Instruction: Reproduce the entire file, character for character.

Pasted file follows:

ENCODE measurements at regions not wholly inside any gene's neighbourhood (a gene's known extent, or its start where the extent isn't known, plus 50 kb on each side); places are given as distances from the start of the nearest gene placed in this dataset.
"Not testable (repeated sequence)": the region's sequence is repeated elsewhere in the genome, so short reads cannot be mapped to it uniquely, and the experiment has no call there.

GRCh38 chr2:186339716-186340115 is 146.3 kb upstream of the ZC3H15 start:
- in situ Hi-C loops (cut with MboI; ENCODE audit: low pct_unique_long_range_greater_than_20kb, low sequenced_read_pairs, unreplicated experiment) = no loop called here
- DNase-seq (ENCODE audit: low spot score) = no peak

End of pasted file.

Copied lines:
ENCODE measurements at regions not wholly inside any gene's neighbourhood (a gene's known extent, or its start where the extent isn't known, plus 50 kb on each side); places are given as distances from the start of the nearest gene placed in this dataset.
"Not testable (repeated sequence)": the region's sequence is repeated elsewhere in the genome, so short reads cannot be mapped to it uniquely, and the experiment has no call there.

GRCh38 chr2:186339716-186340115 is 146.3 kb upstream of the ZC3H15 start:
- in situ Hi-C loops (cut with MboI; ENCODE audit: low pct_unique_long_range_greater_than_20kb, low sequenced_read_pairs, unreplicated experiment) = no loop called here
- DNase-seq (ENCODE audit: low spot score) = no peak